---------------------------
                                1111111111111111110
                                1111111111111111111
                                1111111111111111110
                                1111111111111111111
                                ---------------------------
                                OK
                                ---------------------------

                                Comment


                                • #17
                                  Who mentioned variables?
                                  You did when you mentioned 'storage.' There is no "storage" without variables, including implicit ("temporary" ) variables.

                                  Regardless, we are not on the same page here.

                                  Please show the code in your link that deals with accuracy of the value of a 19 digit Quad literal (or even the storage of any QUAD or other large literal). we have...
                                  Literals have no value and are stored only as character strings; therefore 'accuracy' does not apply.

                                  I think you could store a "large decimal value with many digits" in a VARIANT of type DECIMAL... yup, I found the reference..

                                  https://docs.microsoft.com/en-us/off...imal-data-type

                                  Note there is no direct arithmetic supported.. you will probably need to use something like... well, like what I posted in #11 !!!

                                  MCM
                                  Michael Mattias
                                  Tal Systems (retired)
                                  Port Washington WI USA
                                  [email protected]
                                  http://www.talsystems.com

                                  Comment


                                  • #18
                                    And the real simple solution for the "problem" of using 18-19 digit decimal literals with PowerBASIC is... don't do that.
                                    Michael Mattias
                                    Tal Systems (retired)
                                    Port Washington WI USA
                                    [email protected]
                                    http://www.talsystems.com

                                    Comment


                                    • #19
                                      Originally posted by Michael Mattias View Post

                                      You did when you mentioned 'storage.' There is no "storage" without variables, including implicit ("temporary" ) variables.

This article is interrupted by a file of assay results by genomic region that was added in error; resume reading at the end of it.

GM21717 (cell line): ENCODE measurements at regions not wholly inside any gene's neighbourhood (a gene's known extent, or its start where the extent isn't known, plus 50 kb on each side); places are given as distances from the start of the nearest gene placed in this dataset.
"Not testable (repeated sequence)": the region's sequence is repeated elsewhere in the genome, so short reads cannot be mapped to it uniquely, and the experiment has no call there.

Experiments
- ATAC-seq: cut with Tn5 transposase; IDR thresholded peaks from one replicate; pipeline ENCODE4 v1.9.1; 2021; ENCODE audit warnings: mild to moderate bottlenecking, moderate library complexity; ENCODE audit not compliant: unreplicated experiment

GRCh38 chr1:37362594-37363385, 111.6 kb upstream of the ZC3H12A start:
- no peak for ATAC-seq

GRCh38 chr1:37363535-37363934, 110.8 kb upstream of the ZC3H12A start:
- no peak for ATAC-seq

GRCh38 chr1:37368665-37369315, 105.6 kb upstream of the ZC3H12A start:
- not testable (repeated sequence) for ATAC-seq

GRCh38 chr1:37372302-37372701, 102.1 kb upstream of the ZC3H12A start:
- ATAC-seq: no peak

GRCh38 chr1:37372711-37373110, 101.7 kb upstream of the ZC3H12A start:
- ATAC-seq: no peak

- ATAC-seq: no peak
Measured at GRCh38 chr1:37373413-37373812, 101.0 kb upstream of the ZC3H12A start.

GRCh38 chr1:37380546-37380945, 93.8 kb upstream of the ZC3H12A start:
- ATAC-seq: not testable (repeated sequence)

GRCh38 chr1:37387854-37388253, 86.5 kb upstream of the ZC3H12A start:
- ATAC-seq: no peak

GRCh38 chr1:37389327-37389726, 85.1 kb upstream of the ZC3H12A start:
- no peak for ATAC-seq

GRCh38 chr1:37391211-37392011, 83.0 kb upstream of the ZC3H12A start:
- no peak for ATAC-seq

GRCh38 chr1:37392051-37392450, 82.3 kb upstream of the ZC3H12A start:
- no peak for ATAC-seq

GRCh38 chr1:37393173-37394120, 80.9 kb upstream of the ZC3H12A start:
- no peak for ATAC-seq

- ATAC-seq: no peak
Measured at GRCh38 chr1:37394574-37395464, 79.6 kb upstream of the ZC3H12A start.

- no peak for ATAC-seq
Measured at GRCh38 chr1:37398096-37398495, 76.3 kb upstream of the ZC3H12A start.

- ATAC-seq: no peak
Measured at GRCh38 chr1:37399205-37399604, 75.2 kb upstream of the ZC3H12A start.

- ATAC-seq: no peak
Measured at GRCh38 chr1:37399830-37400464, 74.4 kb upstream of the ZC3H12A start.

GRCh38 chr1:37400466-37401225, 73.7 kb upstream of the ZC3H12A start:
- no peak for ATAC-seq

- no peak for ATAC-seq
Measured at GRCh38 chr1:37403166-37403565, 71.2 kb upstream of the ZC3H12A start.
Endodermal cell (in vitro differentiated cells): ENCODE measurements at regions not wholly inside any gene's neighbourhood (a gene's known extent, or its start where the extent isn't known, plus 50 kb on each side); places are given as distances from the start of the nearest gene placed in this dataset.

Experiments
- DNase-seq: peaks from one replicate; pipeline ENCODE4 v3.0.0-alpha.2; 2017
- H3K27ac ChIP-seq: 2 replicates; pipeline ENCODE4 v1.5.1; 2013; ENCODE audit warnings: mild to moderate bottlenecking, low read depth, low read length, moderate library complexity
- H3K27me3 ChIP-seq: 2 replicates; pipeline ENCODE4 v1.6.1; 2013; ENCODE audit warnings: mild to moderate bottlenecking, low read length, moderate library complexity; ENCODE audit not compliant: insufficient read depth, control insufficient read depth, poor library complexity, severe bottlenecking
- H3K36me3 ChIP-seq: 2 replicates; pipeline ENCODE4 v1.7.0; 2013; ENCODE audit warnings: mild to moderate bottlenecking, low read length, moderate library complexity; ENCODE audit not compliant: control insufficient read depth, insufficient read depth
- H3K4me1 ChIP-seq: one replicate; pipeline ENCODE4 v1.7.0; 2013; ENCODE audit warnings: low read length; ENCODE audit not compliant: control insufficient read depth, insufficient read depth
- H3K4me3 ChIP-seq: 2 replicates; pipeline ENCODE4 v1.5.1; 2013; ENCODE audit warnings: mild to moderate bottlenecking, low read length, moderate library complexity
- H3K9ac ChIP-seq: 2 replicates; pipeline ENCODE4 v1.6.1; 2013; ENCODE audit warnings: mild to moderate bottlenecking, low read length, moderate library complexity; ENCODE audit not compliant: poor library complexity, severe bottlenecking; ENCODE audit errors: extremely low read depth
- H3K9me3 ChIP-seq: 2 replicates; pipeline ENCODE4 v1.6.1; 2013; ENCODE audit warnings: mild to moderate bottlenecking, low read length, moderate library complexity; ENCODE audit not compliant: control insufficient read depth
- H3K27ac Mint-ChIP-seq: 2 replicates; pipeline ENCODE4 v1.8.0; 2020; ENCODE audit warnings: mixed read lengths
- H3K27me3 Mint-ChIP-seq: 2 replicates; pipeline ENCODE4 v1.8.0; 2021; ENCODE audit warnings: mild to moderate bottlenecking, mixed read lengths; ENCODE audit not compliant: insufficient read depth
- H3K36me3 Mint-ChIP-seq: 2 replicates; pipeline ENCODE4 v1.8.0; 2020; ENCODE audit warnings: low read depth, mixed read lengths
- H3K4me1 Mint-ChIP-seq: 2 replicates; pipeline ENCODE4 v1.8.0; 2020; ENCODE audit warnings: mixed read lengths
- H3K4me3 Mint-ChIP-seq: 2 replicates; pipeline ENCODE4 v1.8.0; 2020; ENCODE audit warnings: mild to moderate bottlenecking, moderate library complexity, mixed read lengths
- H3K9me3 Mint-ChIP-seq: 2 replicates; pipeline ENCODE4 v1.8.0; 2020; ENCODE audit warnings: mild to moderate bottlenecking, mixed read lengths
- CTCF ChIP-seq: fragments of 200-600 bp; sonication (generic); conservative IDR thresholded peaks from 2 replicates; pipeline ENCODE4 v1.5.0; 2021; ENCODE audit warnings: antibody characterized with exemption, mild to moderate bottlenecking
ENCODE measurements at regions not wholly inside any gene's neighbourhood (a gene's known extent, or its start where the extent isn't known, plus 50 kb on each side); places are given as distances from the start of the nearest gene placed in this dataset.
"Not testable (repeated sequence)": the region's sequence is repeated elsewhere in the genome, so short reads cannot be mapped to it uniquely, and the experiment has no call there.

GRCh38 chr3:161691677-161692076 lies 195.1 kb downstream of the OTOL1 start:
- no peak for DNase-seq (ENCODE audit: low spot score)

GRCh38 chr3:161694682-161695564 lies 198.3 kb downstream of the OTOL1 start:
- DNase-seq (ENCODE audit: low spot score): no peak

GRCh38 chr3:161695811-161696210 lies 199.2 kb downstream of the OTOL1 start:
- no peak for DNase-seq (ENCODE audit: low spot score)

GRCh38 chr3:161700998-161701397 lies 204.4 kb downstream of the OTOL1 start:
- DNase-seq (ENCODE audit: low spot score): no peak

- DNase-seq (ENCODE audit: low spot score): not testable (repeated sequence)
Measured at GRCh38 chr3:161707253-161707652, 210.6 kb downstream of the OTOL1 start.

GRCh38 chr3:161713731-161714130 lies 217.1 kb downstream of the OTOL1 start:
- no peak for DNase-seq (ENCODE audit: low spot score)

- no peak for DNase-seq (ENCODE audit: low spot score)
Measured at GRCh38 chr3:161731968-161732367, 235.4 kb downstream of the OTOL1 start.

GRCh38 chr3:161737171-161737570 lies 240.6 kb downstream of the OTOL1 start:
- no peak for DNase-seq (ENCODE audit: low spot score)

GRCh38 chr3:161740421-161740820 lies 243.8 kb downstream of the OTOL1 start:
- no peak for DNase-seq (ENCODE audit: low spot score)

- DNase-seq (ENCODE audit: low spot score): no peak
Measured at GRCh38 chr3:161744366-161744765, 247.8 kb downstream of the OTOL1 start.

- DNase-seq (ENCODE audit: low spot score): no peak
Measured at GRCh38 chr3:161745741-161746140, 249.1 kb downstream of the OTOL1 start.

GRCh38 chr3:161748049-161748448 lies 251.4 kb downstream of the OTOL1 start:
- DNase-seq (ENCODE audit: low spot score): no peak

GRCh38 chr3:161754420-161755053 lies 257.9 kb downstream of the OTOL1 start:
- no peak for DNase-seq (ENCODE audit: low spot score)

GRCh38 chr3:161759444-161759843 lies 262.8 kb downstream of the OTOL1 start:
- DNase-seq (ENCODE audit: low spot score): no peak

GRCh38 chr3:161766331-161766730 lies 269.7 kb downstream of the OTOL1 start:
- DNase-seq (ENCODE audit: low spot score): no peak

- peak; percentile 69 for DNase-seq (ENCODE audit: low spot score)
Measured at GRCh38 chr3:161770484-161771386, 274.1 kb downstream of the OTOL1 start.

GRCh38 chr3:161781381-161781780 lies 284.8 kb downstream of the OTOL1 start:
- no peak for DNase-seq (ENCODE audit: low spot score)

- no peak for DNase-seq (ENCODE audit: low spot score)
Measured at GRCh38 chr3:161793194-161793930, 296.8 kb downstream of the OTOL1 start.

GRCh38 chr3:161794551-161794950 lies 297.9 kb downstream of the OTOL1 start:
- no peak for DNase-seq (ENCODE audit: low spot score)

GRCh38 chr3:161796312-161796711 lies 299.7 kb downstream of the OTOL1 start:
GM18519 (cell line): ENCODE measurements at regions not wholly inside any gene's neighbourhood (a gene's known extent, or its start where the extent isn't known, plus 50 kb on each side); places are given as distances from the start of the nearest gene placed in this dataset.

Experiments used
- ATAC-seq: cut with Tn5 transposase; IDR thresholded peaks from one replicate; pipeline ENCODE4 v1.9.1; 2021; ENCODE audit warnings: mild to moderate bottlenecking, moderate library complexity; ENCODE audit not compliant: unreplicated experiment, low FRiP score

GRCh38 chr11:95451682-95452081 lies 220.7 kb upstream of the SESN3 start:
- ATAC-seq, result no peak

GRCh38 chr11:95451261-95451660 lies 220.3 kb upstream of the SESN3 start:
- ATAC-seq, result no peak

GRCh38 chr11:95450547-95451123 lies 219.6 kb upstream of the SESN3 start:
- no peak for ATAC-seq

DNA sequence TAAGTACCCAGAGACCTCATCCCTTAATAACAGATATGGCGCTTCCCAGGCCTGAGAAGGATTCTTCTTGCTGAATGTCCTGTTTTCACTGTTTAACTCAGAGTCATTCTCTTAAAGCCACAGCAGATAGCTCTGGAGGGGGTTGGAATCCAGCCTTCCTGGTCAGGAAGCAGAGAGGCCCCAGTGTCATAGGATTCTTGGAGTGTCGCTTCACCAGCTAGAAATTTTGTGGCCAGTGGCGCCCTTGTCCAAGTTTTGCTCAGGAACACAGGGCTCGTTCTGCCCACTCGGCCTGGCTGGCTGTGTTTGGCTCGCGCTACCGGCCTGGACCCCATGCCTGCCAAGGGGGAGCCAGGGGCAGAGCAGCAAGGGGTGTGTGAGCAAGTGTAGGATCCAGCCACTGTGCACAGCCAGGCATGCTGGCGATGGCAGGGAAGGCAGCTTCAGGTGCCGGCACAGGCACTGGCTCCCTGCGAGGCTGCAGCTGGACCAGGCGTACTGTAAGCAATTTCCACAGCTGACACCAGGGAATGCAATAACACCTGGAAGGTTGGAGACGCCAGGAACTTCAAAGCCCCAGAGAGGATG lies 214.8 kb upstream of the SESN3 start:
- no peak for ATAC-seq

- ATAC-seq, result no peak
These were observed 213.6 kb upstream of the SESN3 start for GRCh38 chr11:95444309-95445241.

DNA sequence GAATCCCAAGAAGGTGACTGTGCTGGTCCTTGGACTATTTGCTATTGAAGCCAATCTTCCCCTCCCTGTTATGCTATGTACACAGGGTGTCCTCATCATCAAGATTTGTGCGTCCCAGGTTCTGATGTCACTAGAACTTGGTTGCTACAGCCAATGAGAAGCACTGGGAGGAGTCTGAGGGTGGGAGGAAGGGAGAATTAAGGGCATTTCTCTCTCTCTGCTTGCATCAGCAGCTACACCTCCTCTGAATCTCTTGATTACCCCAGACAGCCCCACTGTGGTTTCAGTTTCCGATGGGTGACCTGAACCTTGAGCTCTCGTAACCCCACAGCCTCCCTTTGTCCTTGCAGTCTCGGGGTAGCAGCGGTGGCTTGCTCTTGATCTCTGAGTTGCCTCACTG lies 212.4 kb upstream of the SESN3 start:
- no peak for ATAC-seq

Really???

                                      Maybe you should read what BOB wrote:
                                      PowerBASIC programs process two distinct classes of data: variables and constants. A variable is allowed to change its value as a program runs. A constant's value is fixed at compile-time, and cannot change during program execution (hence, it remains constant). PowerBASIC supports four types of constants: string literals, numeric literals, string equates and numeric equates.

                                      %MyConstant = 123 is not a variable (implicit or otherwise)
                                      ? str$( 12) doesn't use any variable (implicit or otherwise).

                                      In both cases, numbers are STORED in locations in the compiled executable file.

                                      Again, quoting Bob:
                                      • You can also force a literal value to be stored with a given precision by following the constant with one of the variable type-specifiers (%, &, &&, ?, ??, ???, !, #, ##, @, @@).
                                      ...
                                      If a type-specifier does not follow a numeric constant, the following rules are used to determine the precision the value will be stored in:
                                      ...
                                      If the value is an integer too large to fit in a Long or Double-word, but small enough to fit in a Quad integer, it will be stored as a Quad intege
                                      r.


                                      Comment


                                      • #20
                                        Originally posted by Michael Mattias View Post
                                        And the real simple solution for the "problem" of using 18-19 digit decimal literals with PowerBASIC is... don't do that.
                                        There is no problem with using 18 digit decimal literals. Why would you not do that?

                                        As for 19 digit ones, we have already identified a simple work-around - use "xxxxxxxxxxxxxxxxxx0 + y" in place of "xxxxxxxxxxxxxxxxxxy"

                                        Comment